Cases Noticed:

Howard Smith Paper Mills Ltd. et al. v. The Queen, [1957] S.C.R. 403, appld. [paras. 14, 43].

R. v. Aetna Insurance Co. and others, [1978] 1 S.C.R. 731; 15 N.R. 117; 20 N.S.R.(2d) 565; 27 A.P.R. 565; 34 C.C.C.(2d) 157; 75 D.C.R.(3d) 332; 30 C.P.R.(2d) 193, appld. [paras. 14, 41].

R. v. Cooper, [1978] 1 S.C.R. 860; 14 N.R. 181 [paras. 16, 53].

Hodge's Case (1838), 2 Lewin C.C. 227; 168 E.R. 1136, refd to. [para. 16].

R. v. Eddy Match Co. Ltd. et al. (1951), 13 C.R. 217, affd. 18 C.R. 357, refd to. [para. 29].

Container Materials, Ltd. et al. v. The King, [1942] S.C.R. 147, consd. [para. 41].

R. v. Anthes Business Forms Limited et al. (1976), 26 C.C.C.(2d) 349; 20 C.P.R. 1, affd. 22 N.R. 543, consd. [para. 42].

R. v. Northern Electric Co. Ltd. et al. (1955), 111 C.C.C. 241, consd. [para. 42].

R. v. Armco Canada Ltd. (1976), 13 O.R.(2d) 32; 30 C.C.C.(2d) 183; 70 D.L.R.(3d) 287; 24 C.P.R. 145, consd. [para. 45].

Mulcahy v. The Queen (1868), L.R. 3 H.L. 306, consd. [para. 46].

R. v. O'Brien, [1954] S.C.R. 666, consd. [para. 24].

R. v. Electrical Contractors Association of Ontario and Dent, [1961] O.R. 265, consd. [para. 47].

Paradis v. R., [1934] S.C.R. 165, consd. [para. 48].

R. v. Gage (No. 2) (1908), 18 Man. R. 1975, consd. [para. 51].

R. v. Burrows et al. (1966), 54 C.P.R. 95, consd. [para. 51].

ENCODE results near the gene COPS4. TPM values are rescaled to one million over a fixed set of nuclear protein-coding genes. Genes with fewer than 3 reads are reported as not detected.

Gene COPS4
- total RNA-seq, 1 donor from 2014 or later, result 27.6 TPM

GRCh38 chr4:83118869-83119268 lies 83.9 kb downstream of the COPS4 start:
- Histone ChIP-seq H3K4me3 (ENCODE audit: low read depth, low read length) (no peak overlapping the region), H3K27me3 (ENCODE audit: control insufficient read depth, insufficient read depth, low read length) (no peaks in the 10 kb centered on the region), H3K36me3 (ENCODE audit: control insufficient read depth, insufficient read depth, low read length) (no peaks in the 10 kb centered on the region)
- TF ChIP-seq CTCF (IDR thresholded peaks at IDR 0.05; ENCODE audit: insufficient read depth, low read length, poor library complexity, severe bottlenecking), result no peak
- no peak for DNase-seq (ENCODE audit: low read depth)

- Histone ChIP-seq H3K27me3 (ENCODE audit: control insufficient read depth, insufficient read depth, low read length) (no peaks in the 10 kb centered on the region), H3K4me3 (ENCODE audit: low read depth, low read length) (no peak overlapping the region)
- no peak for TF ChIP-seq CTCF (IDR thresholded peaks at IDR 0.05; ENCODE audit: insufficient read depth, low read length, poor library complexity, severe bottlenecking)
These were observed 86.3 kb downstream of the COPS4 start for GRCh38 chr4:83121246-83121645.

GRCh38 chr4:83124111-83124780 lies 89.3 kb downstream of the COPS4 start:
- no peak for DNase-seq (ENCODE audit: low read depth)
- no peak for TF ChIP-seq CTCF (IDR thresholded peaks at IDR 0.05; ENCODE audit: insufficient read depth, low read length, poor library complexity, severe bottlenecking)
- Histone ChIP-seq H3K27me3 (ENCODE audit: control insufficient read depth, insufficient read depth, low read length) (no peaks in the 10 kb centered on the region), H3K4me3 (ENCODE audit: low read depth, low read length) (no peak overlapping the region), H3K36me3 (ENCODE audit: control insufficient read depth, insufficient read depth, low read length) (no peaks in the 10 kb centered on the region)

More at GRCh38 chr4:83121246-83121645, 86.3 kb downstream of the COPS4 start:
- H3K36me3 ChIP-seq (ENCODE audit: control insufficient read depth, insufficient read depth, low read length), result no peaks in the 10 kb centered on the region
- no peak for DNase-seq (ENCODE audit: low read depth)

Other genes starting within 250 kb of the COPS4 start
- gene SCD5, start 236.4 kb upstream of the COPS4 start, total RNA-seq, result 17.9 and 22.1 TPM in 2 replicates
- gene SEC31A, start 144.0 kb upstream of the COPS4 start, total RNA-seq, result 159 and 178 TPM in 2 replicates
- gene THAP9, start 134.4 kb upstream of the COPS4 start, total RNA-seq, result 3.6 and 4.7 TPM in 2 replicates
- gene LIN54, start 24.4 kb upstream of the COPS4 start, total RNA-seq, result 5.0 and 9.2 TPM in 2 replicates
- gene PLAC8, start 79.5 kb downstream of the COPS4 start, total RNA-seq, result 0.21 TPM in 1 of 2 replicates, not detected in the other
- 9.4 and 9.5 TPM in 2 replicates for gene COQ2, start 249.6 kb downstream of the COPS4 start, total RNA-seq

McGreevy v. Director of Public Prosecutors, [1973] 3 All E.R. 503, refd to. [para. 53].

R. v. Mitchell, [1964] S.C.R. 471, consd. [para. 53].

John v. The Queen, [1971] S.C.R. 78, consd. [para. 53].

R. v. Bagshaw, [1972] S.C.R. 2, consd. [para. 53].

R. v. Paul (1975), 4 N.R. 435; 27 C.C.C.(2d) 1, consd. [para. 53].

Statutes Noticed:

Combines Investigation Act, R.S.C. 1970, c. C-23, sect. 32(1)(c), sect. 32(1)(b) [para. 1].

Counsel:

L. Yves Fortier, Q.C. and Pierre Hebert, for the appellant Atlantic Sugar Refineries Co. Ltd.;

Colin Irving and Peter Martin, for the appellant Redpath Industries Ltd.;

J.J. Robinette, Q.C. and Yves Beriault, for the appellant St. Lawrence Sugar Limited;

Bruno Peteras, Q.C. and Arnold Fradkin, for the respondent.

This case was heard on December 10, 11 and 12, 1979, at Ottawa, Ontario, before MARTLAND, RITCHIE, PIGEON, DICKSON, BEETZ, ESTEY and McINTYRE, JJ., of the Supreme Court of Canada

On July 18, 1980, the judgment of the Supreme Court of Canada was delivered and the following opinions were filed:

PIGEON, J. - see paragraphs 1 to 18;

ESTEY, J., dissenting - see paragraphs 19 to 55.

MARTLAND, RITCHIE, DICKSON BEETZ and McINTYRE, JJ., concurred with PIGEON, J.